A man of medium height and build who might be in his mid 70's approaches and introduces himself as Art Ramalho, owner of the gym. The half-smile on his face belies an intensity well-hidden under a fatherly exterior. I do not know I've just met the "godfather" of boxing in Lowell. We tell him that we are from Canada visiting our daughter in Nashua; that she wants to continue the training begun in Virginia.
There is no small talk, no idle questioning beyond the immediate: "How tall are you?" (5-10) "How much do you weigh?" (147) "Could you be ready in two months?" Ready for what?
The following year, I come to know more about this man I've entrusted my daughter to. I learn that he has committed all his working life to turning around the lives of troubled youth in Lowell.
"Building boys is better than mending men," he has said -- a sentiment now applicable to the many young girls he has taken in over the past several years. In fact, hundreds of kids referred by the local police department have discovered a new confidence, discipline and self respect thanks to the tireless work of Arthur Ramalho
February, 2009, Lowell Memorial Auditorium. Matie posts a solid win in a championship runoff toward the New England final, beating Sonya Rodriguez, a girl who had beaten her in an earlier exhibition match.
"Jackie (her coach) was so happy," she says. "I gave him a big hug and kiss in front of the crowd of 2,000 spectators."
Jackie O'Neill, himself a former protégé of Ramalho, has worked at the West End Gym for 15 years. "Matie was one of the hardest working boxers male or female I've ever had the pleasure to train," he says. "And tough. She could take a hit to the body and give as good as she got."
Matie went on to win the New England Novice championship that year in a tightly-contested match. "I would have been disappointed if I had lost," she says, "not because of the loss itself, but because of my sub-par performance. Physically and mentally, I just wasn't as strong as I was in the previous match."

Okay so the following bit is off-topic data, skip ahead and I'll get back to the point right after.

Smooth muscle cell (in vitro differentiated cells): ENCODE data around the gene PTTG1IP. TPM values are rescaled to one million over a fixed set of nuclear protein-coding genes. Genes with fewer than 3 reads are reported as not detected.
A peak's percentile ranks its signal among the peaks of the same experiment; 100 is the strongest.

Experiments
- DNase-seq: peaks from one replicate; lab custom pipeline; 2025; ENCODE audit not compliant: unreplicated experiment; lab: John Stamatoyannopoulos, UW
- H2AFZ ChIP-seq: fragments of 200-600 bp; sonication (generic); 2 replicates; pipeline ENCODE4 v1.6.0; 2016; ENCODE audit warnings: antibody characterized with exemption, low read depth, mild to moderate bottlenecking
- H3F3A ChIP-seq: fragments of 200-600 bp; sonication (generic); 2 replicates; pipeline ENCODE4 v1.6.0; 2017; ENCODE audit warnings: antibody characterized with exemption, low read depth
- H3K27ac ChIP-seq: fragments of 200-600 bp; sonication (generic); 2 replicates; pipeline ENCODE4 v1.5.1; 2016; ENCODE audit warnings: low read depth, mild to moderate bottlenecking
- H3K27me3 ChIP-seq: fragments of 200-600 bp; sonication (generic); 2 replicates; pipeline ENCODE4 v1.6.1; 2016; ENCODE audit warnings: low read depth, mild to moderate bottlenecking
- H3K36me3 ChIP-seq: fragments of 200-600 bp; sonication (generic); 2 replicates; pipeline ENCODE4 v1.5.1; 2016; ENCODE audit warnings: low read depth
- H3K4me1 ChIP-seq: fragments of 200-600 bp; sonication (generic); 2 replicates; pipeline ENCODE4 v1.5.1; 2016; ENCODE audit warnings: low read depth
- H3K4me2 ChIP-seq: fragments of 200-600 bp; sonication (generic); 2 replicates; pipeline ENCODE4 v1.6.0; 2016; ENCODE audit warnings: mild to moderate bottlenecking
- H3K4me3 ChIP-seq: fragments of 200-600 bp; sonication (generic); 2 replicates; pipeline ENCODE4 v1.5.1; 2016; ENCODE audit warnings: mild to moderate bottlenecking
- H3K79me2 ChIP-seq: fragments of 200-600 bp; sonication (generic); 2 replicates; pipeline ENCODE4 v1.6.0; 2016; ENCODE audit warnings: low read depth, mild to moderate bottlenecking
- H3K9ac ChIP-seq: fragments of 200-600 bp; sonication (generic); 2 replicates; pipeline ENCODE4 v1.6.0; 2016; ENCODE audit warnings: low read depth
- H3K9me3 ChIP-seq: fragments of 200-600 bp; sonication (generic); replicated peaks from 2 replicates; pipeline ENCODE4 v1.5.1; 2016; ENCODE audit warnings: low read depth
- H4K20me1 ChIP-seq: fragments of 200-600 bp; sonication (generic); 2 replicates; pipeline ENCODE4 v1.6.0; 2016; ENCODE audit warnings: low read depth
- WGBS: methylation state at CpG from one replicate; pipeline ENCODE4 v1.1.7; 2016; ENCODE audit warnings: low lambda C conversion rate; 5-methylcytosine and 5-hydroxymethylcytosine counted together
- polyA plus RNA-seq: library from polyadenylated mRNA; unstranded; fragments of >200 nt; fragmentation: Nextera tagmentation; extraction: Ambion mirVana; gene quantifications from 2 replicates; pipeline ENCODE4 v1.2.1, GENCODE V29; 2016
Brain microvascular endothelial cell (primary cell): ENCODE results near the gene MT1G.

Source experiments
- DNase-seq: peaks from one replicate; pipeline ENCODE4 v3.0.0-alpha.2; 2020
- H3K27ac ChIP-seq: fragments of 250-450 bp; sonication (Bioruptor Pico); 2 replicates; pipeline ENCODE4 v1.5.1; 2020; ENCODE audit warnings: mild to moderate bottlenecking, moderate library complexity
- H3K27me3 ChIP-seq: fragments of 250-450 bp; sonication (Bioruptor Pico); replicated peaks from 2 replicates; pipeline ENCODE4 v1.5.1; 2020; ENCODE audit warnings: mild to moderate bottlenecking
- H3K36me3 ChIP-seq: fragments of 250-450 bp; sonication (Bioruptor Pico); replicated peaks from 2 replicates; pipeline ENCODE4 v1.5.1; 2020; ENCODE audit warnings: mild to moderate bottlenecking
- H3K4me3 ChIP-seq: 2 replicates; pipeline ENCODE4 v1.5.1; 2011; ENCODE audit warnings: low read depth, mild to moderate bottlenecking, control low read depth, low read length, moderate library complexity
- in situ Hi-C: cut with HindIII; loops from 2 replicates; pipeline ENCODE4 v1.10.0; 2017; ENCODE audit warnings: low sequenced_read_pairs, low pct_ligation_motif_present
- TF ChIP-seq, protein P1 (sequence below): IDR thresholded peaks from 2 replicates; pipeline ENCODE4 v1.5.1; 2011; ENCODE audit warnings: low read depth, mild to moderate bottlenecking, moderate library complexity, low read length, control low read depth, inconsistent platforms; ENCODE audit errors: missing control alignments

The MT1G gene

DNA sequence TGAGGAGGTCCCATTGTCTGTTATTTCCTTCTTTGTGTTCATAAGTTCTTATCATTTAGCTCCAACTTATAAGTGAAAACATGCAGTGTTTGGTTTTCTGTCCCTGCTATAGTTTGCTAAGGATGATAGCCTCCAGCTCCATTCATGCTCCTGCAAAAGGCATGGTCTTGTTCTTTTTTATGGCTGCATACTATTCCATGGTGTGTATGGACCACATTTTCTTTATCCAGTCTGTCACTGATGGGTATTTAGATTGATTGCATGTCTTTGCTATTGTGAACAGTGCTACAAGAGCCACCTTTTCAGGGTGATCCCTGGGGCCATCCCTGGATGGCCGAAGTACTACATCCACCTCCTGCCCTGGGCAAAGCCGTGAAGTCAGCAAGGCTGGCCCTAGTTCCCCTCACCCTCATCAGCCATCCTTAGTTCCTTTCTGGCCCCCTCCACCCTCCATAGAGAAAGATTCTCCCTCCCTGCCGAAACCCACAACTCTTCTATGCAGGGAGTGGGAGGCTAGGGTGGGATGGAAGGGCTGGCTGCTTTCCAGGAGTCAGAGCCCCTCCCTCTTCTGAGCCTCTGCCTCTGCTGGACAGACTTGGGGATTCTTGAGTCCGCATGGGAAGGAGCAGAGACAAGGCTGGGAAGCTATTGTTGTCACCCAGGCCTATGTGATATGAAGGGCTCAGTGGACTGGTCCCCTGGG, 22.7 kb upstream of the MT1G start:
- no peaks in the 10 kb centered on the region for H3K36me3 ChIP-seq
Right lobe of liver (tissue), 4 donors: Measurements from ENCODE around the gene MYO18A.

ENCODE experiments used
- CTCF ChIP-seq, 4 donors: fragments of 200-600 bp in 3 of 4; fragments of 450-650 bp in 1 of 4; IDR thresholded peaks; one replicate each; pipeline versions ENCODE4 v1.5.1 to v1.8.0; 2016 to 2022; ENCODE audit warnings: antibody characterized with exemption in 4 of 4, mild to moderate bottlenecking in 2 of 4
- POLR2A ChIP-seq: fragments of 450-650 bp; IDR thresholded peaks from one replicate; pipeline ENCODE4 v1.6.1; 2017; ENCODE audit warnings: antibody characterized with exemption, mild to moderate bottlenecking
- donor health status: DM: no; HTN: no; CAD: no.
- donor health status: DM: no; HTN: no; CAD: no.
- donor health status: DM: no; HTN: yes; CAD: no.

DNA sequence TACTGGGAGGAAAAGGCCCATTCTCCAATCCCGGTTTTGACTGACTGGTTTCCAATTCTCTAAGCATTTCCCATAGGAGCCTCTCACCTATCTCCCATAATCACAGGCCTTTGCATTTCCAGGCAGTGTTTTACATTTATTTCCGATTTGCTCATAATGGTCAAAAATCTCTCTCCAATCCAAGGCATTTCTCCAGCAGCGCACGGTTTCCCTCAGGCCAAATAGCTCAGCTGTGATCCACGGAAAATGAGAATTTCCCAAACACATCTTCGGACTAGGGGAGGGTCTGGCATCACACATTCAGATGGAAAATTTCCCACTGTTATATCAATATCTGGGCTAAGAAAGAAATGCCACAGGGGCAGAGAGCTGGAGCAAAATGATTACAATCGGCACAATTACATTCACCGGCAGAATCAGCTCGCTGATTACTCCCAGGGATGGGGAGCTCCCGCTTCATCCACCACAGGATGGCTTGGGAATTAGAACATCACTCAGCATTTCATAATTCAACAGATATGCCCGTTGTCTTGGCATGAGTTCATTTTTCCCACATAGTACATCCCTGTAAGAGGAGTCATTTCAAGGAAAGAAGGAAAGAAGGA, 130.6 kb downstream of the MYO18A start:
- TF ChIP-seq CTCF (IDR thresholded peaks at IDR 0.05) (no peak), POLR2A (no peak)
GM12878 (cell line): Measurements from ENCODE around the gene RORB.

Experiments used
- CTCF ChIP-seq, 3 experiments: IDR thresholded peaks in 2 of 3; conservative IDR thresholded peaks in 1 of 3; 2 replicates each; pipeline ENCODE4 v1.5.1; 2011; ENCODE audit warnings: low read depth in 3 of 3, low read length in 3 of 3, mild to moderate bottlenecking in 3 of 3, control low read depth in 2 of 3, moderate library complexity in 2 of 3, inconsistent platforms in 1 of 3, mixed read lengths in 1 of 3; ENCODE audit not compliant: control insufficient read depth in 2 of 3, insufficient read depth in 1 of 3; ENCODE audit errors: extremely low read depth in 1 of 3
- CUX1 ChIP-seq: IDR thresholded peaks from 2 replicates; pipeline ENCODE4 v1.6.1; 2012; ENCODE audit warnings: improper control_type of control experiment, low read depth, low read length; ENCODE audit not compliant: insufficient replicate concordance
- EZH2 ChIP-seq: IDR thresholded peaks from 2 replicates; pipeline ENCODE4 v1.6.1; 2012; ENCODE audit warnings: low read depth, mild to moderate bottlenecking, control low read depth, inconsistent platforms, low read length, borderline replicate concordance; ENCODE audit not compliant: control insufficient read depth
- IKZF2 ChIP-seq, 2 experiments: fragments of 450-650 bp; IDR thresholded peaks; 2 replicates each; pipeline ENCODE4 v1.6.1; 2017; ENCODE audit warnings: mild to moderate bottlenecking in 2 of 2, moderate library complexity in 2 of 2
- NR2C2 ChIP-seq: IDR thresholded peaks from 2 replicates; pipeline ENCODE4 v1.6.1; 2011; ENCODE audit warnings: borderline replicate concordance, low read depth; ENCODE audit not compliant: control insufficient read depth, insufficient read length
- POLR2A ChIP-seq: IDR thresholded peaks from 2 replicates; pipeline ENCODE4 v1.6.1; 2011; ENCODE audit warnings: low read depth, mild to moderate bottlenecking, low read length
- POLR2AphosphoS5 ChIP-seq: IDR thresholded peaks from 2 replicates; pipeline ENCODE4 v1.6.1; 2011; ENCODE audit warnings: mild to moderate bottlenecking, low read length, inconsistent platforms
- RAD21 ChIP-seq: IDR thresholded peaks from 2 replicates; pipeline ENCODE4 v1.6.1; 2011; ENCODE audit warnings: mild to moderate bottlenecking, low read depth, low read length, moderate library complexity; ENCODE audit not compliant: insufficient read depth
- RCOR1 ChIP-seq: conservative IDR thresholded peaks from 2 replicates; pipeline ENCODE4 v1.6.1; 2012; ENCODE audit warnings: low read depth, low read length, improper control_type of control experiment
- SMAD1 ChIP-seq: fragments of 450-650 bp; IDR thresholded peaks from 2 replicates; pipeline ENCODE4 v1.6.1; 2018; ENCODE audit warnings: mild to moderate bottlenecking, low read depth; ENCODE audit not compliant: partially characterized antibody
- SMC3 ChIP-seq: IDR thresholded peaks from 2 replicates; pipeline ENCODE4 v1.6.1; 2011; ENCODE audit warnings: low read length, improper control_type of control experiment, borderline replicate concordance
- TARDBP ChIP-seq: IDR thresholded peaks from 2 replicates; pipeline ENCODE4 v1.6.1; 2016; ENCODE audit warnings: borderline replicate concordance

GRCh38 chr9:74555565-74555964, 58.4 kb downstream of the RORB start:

Soon after her win at the 2009 Gloves, Matie became pregnant with Gabriella, now four. Finding the lengthy commute to Lowell a bit taxing, she joined a gym closer to Nashua where she took an advanced class in strategic sparring for about a year. These days she is attending boot camp classes at the YMCA to stay in shape and will be participating in another triathlon in June.
"I would love to train again," she says. "If a boxing club opened up in Nashua, I would be the first to join. The problem is these places tend to be quite expensive. That's one of the things that is so great about the West End Gym. Mr. Ramalho keeps the cost down so young kids can go. My kudos to that gym and all that they do."
I think again of that old mill building with a sense of reverence for all the lives it has touched, past and present. In my mind's ear I can almost detect a persistent hum of hundreds of machines over the din of hip-hop and the rag tag noises of shouting and punching. They are weaving a timeless story; a story about second chances, beating the odds, sweating it out -- being the best you can be. The West End Gym is a living parable about all that is good about boxing.
Marilyn Livingston is a writer and mother of three daughters. She lives in Truro, Nova Scotia, Canada. Her email is firstname.lastname@example.org